#78 Alexandre Dumas, July 24, 1802 – December 5, 1870.
At the height of his fame in the late 1850s, Alexandre Dumas was caricatured in the magazine La Vie Parisienne by Émile Marcelin. The leading French cartoonist of the day, pictured him holding two pens in each hand while scribbling on four pieces of paper at once as a waiter ladles soup into his open mouth.
Nobody can say with absolute certainty just how much work Dumas published in his lifetime but he was certainly one of the most prolific writers ever to put ink to paper. More than 650 books is one reliable estimate of his oeuvre, while the venerable set that makes the grand claim to be his complete works runs to 301 volumes containing some 37 million words, an output which if spread over the 40-odd years of his literary career works out at a shade under 18,000 words per week, every week.
These startling numbers are blurred slightly by the supposition that not everything published as Dumas’ work actually came from his pen. Theories range from him agreeing to put his name to a few manuscripts by struggling writers knowing that the resulting sales would ease their financial burden, to Dumas employing a disciplined team of ghostwriters churning out works the man himself never even saw, let alone wrote.
He wasn’t above a bit of plagiarism here and there either: a chunk of his early play Henri III And His Court, a major work in the canon of French Romantic drama, was lifted almost intact from a translation of Schiller’s Don Carlos.
Whatever the truth behind his remarkable productivity it was just another extraordinary aspect of the Dumas phenomenon, a man whose life was as dynamic and adventurous as his two enduring works The Three Musketeers and The Count of Monte Cristo.
Dumas was a combination of immense talent, irresistible charisma and enormous ego. After holding court at a dinner for government ministers one evening, for example, he told a friend he would have been ‘bored to death had I not been there myself’, while one biographer identified as many as 40 women with whom he had extra-marital affairs. When the French government lent him La Véloce, a ship of the line, for a journey to North Africa Dumas awarded himself a 21-gun salute as they sailed into Tunis harbour.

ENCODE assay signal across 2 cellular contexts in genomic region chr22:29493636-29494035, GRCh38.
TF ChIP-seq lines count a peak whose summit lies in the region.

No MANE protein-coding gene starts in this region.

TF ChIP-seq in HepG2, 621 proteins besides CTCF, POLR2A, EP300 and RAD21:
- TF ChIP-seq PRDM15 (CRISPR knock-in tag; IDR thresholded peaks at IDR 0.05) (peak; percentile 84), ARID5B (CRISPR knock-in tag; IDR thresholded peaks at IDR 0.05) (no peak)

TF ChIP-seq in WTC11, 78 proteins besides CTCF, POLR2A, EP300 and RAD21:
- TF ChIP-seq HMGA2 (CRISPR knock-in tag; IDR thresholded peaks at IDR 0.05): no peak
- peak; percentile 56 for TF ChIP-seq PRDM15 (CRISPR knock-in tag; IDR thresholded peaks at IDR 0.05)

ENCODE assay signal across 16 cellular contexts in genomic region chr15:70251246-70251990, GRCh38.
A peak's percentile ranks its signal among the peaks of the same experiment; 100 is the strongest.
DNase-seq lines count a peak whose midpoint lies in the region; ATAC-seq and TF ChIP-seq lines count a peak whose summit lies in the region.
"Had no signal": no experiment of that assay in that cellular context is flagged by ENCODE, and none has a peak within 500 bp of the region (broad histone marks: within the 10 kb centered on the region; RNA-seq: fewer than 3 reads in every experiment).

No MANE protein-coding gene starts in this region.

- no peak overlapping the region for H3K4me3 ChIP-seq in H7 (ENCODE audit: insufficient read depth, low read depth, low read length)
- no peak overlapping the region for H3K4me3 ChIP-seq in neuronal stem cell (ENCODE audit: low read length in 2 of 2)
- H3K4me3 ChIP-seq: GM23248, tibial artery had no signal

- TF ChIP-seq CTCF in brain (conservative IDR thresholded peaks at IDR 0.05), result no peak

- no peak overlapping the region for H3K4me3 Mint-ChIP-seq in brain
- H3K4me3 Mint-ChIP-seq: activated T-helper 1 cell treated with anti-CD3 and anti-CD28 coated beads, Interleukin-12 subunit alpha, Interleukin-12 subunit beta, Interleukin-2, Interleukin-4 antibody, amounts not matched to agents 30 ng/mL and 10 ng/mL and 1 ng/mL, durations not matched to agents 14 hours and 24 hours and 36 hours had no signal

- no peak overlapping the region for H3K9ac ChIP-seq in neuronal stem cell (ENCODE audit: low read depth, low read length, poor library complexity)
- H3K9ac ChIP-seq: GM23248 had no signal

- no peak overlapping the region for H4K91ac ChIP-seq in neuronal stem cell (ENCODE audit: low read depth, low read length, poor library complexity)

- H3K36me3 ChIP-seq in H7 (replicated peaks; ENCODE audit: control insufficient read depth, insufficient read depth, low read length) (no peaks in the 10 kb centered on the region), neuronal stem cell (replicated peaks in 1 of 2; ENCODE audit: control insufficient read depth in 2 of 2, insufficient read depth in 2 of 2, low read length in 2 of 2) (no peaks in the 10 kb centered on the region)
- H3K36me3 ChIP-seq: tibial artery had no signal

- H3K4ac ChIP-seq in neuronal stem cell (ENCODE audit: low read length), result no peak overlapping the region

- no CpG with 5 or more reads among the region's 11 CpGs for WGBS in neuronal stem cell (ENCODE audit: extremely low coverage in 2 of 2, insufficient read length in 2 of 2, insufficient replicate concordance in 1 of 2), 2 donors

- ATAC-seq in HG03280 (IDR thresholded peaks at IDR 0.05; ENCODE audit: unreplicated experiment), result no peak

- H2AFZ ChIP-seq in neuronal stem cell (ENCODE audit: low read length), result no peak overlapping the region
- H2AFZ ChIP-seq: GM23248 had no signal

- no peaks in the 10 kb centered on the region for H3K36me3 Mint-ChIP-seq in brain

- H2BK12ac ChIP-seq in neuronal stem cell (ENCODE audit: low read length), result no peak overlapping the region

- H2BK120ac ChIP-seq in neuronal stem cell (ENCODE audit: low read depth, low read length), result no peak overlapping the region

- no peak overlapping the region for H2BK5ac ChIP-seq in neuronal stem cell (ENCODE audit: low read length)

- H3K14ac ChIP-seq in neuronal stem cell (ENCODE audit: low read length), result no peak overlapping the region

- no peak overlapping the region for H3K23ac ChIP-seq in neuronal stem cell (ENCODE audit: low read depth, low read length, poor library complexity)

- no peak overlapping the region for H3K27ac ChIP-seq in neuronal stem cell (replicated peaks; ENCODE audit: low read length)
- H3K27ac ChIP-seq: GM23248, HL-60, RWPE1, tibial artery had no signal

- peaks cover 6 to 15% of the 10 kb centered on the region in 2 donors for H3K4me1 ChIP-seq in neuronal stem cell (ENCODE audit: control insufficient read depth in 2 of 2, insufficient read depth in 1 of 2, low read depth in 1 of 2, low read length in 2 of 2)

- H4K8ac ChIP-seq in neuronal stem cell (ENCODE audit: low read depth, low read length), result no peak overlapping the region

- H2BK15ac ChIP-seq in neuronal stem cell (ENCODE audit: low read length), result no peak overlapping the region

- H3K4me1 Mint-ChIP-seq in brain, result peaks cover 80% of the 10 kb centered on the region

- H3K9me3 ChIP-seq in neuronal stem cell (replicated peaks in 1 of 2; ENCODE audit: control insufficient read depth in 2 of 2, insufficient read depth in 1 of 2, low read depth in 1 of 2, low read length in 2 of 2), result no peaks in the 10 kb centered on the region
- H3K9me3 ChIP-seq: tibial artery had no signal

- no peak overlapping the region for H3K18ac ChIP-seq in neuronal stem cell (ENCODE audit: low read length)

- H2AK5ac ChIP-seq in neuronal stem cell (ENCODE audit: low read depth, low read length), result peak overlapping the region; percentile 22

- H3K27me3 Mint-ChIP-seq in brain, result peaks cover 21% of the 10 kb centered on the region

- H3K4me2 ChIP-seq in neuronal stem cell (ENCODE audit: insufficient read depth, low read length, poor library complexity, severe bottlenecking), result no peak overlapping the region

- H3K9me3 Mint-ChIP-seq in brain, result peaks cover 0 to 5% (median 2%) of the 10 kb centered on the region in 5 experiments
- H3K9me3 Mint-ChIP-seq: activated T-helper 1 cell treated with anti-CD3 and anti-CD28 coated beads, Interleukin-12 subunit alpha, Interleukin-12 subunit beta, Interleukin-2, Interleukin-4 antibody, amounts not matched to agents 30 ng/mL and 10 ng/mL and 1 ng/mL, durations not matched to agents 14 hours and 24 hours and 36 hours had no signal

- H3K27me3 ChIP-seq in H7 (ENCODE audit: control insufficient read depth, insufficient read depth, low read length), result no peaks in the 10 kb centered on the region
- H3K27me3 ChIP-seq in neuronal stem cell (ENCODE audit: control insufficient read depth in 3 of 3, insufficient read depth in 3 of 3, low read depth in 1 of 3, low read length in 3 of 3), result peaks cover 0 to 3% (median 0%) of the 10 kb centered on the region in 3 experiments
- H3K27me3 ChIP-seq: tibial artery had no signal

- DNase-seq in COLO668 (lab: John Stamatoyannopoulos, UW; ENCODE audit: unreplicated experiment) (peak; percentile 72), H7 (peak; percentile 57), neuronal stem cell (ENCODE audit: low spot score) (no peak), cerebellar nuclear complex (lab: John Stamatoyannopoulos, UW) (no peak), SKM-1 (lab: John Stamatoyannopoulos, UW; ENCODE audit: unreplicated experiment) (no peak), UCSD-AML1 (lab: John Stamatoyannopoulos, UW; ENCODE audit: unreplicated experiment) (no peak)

‘Tunis, courteous as always, returned our salute,’ he wrote, ‘perhaps not as promptly or correctly as we would have wished.’
He lived his life at breakneck speed to the point where he had trouble keeping up with himself, especially financially. His literary prolificacy was due in no small part to a lifelong struggle to keep his massive income ahead of the equally massive expenditure that fed his enormous appetites and enthusiasms.
Dumas didn’t just settle for writing plays, for example, he built his own theatre, and when he’d set off on one of his epic journeys around Europe or North Africa he’d take what amounted to an entire mobile household with him (usually leaving lucrative newspaper and magazine serialisations dangling mid-story until his return, much to the horror of the publications forking out huge sums for them).
‘He was the most generous, big-hearted being in the world,’ wrote the Paris-based English illustrator Watts Phillips. ‘He was also the most delightfully amusing and egotistical creature on the face of the earth. His tongue was like a windmill: once set in motion you never knew when he would stop, especially if the theme was himself.’
Although known almost exclusively today for his novels, Dumas was as versatile a writer as he was prolific. He possessed a keen eye for the main chance, turning his hand to almost any genre that proved popular while identifying the subject matter he considered most likely to maximise his revenue. One of his early successes was a series of accounts of high-profile sensational crimes which the public lapped up, while his first bestselling book was En Suisse, a rollicking 1837 travel narrative about a journey he made through Switzerland. He went on to publish more travel narratives, memoirs and histories on top of his fiction. He even produced a multi-volume Grand Dictionnaire de Cuisine.